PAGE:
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Old 12-13-2012, 01:28 PM   #11
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Has any one done cell counts to verify this? It's a common statement I hear, but my experience is that there is an even mix of live and dead cells between the layers. At one point Wyeast promoted this technique, but it seems they have removed it from their site.
I certainly haven't, and can't claim to have any specific knowledge about the ratio of living to dead yeast in different layers. I looked at your work, and it's convincing enough to me. I was speaking from the perspective of cleaning the yeast of hop material, hot and cold break, etc--the other things that get deposited in the bottom of your carboy. I frankly don't worry too much about the ratio of living to dead yeast--don't yeast often eat their dead buddies anyway, one reason that people use dead yeast as nutrients? As long as there's a sufficient amount of live cells (something your starter should confirm), you should be good to go.

I hadn't thought about the bacteria issue...that's an interesting point, and one I suppose you would want to consider when pitching. I've never gotten an infection from repitching washed yeast (although that doesn't mean that I couldn't!), so I've never considered it an issue. If higher bacteria concentrations are present in the top layer, would that argue for pouring off the top layer and pitching the bottom layer instead? Interesting thought.


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Old 12-13-2012, 01:28 PM   #12
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It totally depends on the yeast. The sticky gives fantastic directions for washing and getting really nice cell counts (verified by microscope). However, confusion sets in in cases (like this one) where the yeast flocs out really quickly. The creamy white layer is the best layer for live cell counts. Most of the time that is the stuff that stays in suspension, but not always.
I'm glad someone has done cell counts and got good results. That's comforting. However, I've done cell counts on four different strains, and not seen the variation. They were: WLP004, WLP566, S-04, and EC-1118.

Here are the details on the first three:
http://woodlandbrew.blogspot.com/2012/12/yeast-washing-exposed.html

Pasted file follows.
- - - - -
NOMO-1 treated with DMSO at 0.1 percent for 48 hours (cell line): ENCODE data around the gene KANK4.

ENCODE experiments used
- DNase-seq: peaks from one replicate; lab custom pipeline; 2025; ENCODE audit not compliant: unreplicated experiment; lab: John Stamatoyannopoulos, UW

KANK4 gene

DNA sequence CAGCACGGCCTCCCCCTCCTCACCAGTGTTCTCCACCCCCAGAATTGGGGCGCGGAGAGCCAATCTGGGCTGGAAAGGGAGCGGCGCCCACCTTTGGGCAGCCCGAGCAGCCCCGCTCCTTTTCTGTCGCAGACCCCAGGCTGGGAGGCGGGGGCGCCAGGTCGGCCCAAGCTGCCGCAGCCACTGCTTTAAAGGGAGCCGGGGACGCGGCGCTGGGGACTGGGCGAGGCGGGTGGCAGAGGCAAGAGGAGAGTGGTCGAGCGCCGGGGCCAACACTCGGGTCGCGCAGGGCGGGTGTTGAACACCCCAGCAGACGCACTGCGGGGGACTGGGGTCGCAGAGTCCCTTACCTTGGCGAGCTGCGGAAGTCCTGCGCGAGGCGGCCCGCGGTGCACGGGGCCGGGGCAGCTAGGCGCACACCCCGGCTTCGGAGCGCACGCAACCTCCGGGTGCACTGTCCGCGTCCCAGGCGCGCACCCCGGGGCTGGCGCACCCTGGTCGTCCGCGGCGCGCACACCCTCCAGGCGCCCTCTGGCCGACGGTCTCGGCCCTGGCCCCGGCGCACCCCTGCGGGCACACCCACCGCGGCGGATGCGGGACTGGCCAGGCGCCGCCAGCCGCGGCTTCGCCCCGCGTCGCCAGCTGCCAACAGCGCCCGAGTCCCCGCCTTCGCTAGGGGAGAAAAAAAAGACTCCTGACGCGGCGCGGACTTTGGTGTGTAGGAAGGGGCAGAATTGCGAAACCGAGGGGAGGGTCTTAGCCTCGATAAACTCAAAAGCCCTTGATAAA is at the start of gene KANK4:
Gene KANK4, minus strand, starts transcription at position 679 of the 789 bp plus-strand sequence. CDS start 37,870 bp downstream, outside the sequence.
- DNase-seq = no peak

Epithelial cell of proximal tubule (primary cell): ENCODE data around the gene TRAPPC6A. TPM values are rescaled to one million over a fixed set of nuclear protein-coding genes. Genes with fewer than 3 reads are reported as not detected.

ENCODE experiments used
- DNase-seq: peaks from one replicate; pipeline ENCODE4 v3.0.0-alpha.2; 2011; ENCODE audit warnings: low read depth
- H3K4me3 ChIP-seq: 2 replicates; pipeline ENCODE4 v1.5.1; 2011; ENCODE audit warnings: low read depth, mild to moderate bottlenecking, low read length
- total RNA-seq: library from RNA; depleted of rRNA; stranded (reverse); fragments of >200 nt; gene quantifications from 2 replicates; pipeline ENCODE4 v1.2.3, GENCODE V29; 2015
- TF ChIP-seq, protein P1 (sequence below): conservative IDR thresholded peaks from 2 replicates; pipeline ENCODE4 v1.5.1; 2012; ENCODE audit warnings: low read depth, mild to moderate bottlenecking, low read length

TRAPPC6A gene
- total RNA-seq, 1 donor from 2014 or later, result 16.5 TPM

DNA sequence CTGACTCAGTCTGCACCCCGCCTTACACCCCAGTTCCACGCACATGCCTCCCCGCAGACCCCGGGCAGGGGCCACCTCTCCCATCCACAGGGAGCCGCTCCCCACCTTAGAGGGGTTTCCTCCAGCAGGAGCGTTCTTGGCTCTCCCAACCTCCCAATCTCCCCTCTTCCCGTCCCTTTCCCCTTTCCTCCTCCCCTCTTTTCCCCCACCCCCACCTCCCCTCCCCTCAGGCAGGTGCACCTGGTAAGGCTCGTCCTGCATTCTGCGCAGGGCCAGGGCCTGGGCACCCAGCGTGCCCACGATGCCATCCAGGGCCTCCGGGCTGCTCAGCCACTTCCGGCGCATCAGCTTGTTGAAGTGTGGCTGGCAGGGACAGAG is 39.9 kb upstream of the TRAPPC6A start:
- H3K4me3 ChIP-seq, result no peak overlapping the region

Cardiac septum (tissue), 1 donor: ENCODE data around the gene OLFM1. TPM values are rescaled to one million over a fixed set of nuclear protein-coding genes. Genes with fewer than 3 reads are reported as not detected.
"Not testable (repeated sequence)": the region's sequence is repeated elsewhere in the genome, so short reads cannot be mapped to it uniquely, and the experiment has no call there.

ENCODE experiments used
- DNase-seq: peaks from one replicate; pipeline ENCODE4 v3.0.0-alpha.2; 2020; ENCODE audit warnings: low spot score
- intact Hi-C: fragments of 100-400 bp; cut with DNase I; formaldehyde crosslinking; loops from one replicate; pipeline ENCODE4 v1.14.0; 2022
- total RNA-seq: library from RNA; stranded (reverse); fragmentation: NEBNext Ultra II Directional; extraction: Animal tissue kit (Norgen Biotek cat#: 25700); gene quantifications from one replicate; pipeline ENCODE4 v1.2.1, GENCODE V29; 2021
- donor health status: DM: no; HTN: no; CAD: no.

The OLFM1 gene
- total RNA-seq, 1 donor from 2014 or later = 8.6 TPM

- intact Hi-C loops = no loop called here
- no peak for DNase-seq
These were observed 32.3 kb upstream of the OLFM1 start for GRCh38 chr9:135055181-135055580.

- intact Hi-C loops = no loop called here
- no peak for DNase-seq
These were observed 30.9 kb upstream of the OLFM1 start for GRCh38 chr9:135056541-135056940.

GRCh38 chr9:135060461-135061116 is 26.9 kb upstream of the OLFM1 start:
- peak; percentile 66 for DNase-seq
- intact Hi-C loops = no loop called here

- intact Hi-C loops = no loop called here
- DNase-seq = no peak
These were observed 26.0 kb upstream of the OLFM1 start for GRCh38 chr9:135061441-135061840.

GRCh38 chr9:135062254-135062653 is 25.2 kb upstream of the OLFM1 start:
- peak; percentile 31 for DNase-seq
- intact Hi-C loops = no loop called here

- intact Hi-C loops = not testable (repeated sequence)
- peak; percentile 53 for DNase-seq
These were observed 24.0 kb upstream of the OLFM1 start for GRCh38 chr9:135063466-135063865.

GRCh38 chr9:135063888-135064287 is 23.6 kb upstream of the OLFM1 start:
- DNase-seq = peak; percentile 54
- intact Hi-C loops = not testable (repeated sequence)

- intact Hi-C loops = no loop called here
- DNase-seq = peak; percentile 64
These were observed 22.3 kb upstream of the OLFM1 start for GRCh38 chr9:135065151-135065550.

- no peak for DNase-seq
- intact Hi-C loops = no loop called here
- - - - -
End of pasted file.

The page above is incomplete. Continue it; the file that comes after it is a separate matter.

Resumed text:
I don't remember seeing the cell counts in the yeast washing sticky. Could you please point me toward that?


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Old 12-13-2012, 01:35 PM   #13
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I'm glad someone has done cell counts and got good results. That's comforting. However, I've done cell counts on four different strains, and not seen the variation. They were: WLP004, WLP566, S-04, and EC-1118.

Here are the details on the first three:
http://woodlandbrew.blogspot.com/2012/12/yeast-washing-exposed.html

I don't remember seeing the cell counts in the yeast washing sticky. Could you please point me toward that?
The cell counts weren't in the sticky. They were in my hands. I didn't save the results, but I can do it again next time I wash.
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Old 12-13-2012, 01:37 PM   #14
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I'm glad someone has done cell counts and got good results. That's comforting. However, I've done cell counts on four different strains, and not seen the variation. They were: WLP004, WLP566, S-04, and EC-1118.

Here are the details on the first three:
http://woodlandbrew.blogspot.com/2012/12/yeast-washing-exposed.html

I don't remember seeing the cell counts in the yeast washing sticky. Could you please point me toward that?
I just read that post. Can you describe when you took the samples? (i.e. did you take cell counts from the stuff left behind in the fermenter?). It's interesting.
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Old 12-13-2012, 01:39 PM   #15
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I was speaking from the perspective of cleaning the yeast of hop material, hot and cold break, etc--the other things that get deposited in the bottom of your carboy. I frankly don't worry too much about the ratio of living to dead yeast--don't yeast often eat their dead buddies anyway, one reason that people use dead yeast as nutrients? .